Financial services industry risking $1 trillion over climate change

By investing in sustainable companies and technologies, financial institutions can reduce risk and increase earnings

Major policy shifts designed to address climate change are inevitable in the UK and across much of the world. Some, such as a carbon tax, will inevitably have negative effects on large corporates, especially those that are slow to change to low carbon models.

Investing in carbon laggards will be increasingly risky for asset managers. However, by moving fast they can instead take part in a growing sustainability revenue pool. Today this is worth $40 billion globally but it is expected to swell to well over $100 billion in the next few years.

In “Climate Change: Three Imperatives for Financial Services,” global management consultancy Oliver Wyman explore this opportunity. Currently the end of term report for the finance industry is “could do better”.

Some banks are indeed reallocating capital to more sustainable prospects. But fewer than 10 per cent have a robust evidence based approach to this. And it’s a huge opportunity they risk missing out on: it’s estimated that the green economy will require up to US$6 trillion of capital in the coming years.

Banks need to act on the risks. For example a carbon tax could drive credit losses of up to $1 trillion. Estimating the nature and extent of climate based risks is difficult but it is clear that they are material. And yet few firms are factoring them into decision-making.

Banks also need to be bold and seize the opportunity. The potential size of new revenue streams, across investing, financing, data and consulting, should be attractive. Agile companies who address this market early will be well placed to keep less responsive competitors out.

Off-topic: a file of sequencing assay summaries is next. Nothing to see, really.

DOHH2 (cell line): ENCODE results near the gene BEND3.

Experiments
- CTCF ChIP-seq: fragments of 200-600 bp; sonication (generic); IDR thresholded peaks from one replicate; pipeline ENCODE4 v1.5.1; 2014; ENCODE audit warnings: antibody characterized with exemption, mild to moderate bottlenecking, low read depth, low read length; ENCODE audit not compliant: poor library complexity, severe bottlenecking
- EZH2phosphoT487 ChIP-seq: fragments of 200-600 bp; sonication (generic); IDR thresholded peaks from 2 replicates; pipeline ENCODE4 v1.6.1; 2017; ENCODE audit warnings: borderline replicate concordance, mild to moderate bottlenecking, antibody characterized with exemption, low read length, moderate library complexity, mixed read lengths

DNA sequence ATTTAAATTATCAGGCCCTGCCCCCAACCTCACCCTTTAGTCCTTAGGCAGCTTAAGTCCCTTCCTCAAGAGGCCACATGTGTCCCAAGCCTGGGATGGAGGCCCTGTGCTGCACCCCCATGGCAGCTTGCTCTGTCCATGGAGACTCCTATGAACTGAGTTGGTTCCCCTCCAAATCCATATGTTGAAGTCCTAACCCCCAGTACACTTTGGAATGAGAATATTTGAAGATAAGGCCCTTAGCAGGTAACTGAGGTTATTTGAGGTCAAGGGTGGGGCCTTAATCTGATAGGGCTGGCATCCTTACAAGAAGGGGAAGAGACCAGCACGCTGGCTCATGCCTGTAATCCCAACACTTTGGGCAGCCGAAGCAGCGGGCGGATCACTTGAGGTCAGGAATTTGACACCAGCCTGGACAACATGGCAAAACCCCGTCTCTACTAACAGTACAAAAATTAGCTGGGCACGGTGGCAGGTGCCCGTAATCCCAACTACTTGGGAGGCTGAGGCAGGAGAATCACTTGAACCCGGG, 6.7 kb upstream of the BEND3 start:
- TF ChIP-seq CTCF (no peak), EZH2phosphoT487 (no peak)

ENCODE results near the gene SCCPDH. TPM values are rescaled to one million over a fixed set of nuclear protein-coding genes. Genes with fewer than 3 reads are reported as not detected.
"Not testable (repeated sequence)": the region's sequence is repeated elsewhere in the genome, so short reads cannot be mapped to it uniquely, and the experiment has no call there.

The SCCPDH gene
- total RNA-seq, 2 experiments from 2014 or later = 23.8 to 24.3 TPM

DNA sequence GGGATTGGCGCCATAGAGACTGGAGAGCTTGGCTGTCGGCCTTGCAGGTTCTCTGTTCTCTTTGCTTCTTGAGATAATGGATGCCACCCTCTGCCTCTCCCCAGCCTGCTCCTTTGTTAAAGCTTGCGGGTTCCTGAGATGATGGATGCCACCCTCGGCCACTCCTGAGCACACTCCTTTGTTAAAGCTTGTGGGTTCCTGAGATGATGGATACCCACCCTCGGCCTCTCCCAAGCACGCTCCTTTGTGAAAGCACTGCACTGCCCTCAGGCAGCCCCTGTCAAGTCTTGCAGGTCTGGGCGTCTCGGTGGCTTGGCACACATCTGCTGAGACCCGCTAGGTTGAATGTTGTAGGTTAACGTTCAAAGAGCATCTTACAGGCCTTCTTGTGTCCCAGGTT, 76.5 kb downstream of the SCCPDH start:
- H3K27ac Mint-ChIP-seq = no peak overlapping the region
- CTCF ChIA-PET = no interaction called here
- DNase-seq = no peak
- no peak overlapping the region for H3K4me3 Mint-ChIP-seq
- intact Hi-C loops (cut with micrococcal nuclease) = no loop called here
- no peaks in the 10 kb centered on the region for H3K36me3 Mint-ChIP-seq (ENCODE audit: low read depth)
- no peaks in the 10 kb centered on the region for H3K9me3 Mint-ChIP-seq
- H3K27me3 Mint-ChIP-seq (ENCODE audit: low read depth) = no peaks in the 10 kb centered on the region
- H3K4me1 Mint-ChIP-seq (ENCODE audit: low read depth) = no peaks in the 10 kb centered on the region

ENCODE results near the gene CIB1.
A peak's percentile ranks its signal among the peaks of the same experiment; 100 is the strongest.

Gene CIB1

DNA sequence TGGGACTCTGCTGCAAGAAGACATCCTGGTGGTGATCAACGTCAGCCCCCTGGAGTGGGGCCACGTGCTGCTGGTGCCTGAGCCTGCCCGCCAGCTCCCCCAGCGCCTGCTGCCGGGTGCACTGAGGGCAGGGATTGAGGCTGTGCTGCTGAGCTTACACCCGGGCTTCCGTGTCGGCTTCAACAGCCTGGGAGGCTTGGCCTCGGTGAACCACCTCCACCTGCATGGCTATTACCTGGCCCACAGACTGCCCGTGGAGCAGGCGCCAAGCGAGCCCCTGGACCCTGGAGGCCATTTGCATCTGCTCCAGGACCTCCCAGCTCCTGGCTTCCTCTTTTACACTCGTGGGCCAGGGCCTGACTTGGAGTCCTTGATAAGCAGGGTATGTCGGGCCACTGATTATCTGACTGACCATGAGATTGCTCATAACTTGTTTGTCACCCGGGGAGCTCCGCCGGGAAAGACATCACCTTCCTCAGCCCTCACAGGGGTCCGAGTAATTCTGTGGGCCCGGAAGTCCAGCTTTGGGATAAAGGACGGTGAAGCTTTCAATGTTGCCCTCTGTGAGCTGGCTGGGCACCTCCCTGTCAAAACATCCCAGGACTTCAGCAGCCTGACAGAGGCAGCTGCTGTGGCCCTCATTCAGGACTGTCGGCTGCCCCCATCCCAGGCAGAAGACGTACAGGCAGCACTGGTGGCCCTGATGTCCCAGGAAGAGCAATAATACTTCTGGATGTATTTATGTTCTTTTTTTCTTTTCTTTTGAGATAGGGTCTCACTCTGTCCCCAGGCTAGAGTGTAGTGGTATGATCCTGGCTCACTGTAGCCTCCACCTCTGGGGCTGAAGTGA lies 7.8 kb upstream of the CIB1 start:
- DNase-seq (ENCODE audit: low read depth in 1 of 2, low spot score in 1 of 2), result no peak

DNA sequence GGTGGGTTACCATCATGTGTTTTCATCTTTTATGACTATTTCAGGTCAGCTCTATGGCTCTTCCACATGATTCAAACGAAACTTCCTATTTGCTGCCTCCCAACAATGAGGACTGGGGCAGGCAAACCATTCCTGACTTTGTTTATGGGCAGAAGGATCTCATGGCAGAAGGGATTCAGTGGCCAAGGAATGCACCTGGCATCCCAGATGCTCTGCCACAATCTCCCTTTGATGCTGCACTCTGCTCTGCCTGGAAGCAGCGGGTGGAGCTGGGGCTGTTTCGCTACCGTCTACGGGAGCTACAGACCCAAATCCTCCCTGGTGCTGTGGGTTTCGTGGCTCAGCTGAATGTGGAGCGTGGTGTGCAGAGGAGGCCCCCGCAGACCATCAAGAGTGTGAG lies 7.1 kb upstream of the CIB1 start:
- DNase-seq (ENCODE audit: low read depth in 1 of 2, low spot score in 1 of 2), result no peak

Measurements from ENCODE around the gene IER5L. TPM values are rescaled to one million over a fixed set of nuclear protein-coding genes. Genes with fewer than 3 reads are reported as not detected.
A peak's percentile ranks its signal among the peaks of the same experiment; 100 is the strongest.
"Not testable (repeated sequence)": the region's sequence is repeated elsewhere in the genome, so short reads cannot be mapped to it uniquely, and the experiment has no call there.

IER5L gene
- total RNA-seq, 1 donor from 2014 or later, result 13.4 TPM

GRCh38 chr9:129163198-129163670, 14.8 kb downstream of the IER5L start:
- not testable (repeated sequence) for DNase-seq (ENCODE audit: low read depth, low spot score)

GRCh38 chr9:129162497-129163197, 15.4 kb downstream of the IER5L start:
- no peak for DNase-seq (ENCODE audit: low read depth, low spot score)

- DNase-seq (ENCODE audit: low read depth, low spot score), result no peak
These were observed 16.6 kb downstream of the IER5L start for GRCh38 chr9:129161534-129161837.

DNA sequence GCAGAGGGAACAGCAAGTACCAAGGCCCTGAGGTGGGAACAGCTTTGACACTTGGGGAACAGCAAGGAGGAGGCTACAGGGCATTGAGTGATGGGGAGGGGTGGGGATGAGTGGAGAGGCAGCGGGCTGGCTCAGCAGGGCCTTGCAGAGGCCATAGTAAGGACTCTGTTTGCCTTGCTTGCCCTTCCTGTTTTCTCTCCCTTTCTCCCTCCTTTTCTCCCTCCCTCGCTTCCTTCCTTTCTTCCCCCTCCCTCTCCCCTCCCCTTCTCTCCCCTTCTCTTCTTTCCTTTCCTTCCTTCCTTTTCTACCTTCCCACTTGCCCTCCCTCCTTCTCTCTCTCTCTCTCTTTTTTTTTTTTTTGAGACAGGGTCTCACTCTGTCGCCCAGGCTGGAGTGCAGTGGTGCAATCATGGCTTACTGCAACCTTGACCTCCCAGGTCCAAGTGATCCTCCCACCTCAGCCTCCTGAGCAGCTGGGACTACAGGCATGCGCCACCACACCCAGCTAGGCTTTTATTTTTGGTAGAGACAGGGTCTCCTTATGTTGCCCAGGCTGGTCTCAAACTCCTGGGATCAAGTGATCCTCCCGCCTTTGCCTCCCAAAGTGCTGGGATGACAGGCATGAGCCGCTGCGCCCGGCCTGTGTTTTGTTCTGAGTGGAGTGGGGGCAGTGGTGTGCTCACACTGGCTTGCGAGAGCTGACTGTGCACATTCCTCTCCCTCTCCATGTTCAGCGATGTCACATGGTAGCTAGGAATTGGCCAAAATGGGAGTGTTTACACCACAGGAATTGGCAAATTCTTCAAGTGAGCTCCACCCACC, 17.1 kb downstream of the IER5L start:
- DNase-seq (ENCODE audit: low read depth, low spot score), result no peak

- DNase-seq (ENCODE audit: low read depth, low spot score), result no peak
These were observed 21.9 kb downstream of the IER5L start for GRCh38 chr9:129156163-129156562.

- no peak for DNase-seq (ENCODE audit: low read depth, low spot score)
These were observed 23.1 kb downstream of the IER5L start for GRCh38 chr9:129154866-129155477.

To be successful, banks need to be proactive, proving to stakeholders that they are making progress in reducing the carbon intensity of their portfolio. Indeed, as James Davis, Partner and a lead author of the report, says: “The financial industry can have a significant impact on accelerating the transition to a green economy by proactively steering capital towards the businesses and technologies that will drive it.”

The financial services industry is not always popular. But by steering their investments towards this rapidly growing and exciting area they may well paint the industry in a more positive light. This is an opportunity for the industry to lead in the globally crucial area of sustainability.

Oliver Wyman is a global leader in management consulting with offices in 60 cities across 29 countries.
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